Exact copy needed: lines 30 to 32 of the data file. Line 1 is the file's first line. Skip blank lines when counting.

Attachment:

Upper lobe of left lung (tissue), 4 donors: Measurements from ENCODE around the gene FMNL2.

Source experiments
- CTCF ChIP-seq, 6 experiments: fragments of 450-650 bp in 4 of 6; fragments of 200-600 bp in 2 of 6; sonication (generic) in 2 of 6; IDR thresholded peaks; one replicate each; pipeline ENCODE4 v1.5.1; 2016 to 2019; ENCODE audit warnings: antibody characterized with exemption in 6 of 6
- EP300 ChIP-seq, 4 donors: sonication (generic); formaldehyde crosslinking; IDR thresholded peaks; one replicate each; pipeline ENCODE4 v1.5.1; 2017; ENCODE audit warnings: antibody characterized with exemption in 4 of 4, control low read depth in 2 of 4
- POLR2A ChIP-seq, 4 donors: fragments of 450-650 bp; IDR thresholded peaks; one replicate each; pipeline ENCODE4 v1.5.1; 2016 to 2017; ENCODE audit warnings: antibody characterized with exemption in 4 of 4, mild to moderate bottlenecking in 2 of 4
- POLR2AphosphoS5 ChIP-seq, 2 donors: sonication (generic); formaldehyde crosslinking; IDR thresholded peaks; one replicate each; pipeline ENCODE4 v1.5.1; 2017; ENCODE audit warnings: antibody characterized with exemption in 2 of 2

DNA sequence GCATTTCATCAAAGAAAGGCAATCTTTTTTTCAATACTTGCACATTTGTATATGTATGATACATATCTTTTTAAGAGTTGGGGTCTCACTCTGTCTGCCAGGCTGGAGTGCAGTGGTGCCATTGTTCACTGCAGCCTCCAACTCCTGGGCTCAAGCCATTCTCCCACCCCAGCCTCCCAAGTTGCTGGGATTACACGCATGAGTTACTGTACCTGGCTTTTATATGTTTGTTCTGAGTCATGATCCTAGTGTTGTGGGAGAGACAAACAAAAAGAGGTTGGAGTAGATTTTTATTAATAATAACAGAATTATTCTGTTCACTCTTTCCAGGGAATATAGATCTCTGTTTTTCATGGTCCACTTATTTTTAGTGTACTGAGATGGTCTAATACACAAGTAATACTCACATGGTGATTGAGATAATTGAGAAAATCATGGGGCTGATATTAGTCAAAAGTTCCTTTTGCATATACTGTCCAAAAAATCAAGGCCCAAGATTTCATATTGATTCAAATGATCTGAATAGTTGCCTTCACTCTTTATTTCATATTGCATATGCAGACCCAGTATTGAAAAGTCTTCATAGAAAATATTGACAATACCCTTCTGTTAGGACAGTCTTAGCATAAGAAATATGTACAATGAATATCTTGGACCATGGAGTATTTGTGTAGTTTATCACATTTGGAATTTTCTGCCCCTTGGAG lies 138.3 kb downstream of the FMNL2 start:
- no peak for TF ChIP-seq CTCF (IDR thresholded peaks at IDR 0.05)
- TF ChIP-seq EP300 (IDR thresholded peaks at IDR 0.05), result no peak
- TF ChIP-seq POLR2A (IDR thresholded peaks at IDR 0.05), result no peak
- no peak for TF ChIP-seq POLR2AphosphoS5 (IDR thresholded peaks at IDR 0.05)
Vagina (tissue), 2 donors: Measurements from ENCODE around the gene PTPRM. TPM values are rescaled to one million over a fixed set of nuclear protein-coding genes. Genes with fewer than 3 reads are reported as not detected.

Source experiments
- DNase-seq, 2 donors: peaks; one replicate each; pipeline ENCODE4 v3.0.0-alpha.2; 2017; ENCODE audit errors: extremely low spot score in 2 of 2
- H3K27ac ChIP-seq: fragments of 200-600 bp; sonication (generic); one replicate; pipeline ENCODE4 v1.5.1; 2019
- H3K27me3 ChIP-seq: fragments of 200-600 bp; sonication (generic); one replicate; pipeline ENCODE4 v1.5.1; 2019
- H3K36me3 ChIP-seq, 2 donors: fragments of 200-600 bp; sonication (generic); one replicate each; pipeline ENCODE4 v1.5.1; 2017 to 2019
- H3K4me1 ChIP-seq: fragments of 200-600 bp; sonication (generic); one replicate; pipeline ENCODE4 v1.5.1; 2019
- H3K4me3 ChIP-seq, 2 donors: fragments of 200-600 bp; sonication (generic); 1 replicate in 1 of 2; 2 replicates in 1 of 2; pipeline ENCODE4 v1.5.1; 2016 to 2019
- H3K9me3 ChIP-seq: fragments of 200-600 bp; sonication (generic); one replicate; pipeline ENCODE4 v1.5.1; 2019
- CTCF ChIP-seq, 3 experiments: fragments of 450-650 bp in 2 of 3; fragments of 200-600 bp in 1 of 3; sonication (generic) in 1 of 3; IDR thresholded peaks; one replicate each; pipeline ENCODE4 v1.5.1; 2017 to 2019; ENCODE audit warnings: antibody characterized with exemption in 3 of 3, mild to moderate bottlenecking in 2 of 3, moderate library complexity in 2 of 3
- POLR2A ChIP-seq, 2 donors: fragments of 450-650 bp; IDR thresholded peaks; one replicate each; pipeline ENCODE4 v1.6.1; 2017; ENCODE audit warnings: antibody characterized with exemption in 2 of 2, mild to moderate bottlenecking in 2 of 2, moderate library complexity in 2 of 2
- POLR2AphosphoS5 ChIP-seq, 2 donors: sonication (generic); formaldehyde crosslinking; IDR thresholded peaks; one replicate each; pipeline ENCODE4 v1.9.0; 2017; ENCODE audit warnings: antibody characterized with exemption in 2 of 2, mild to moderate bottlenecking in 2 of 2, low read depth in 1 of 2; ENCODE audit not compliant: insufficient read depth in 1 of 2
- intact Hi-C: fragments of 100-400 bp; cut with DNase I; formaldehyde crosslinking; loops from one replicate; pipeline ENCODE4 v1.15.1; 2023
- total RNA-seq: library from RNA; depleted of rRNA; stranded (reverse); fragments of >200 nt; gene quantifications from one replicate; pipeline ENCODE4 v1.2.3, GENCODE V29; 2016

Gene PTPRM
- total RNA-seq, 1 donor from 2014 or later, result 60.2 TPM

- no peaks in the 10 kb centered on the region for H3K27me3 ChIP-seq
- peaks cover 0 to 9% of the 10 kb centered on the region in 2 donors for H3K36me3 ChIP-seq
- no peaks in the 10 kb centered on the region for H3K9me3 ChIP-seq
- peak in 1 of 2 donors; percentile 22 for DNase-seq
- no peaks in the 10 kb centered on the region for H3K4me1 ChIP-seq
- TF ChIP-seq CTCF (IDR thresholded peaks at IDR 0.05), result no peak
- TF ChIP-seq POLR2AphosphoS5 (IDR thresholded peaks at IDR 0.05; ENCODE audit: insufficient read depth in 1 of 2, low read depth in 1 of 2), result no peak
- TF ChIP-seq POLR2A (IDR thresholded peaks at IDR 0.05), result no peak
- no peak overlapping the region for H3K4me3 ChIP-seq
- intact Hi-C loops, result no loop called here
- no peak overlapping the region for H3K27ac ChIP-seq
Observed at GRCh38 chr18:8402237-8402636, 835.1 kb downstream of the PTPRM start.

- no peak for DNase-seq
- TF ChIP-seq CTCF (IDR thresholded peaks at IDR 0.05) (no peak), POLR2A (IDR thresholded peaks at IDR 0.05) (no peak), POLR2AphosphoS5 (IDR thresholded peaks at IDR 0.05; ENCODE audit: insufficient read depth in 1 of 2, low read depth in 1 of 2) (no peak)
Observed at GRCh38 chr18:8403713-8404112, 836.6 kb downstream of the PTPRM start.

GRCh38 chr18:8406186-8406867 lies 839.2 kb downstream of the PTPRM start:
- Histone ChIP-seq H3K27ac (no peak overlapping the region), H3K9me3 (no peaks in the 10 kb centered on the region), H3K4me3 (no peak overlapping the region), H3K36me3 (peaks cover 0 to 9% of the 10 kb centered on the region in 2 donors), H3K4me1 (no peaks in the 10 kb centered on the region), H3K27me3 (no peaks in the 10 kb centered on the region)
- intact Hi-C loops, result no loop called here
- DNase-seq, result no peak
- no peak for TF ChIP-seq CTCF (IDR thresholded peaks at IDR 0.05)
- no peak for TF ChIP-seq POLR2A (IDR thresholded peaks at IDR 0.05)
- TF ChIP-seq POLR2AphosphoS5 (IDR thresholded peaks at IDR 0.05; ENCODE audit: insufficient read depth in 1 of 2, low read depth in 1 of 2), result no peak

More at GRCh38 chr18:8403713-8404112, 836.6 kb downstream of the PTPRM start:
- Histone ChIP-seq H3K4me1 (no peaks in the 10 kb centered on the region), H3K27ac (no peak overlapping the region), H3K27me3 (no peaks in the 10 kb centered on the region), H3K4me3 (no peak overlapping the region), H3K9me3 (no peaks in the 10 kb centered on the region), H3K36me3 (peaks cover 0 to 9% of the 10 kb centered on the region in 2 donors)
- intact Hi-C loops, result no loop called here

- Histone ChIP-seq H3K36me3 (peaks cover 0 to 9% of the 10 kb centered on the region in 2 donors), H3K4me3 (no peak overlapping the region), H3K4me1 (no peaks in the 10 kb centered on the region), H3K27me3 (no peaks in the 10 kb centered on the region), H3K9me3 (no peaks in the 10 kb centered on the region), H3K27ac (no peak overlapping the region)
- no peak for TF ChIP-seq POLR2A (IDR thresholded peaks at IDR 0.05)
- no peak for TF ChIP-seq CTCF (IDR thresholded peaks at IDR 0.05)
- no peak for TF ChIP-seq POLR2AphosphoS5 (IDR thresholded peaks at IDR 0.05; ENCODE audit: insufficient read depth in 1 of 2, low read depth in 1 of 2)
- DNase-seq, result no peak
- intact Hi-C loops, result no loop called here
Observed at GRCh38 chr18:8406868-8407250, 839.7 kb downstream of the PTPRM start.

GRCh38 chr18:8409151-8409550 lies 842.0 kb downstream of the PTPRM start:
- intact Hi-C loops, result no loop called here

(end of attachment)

- no peaks in the 10 kb centered on the region for H3K9me3 ChIP-seq
- peak in 1 of 2 donors; percentile 22 for DNase-seq
- no peaks in the 10 kb centered on the region for H3K4me1 ChIP-seq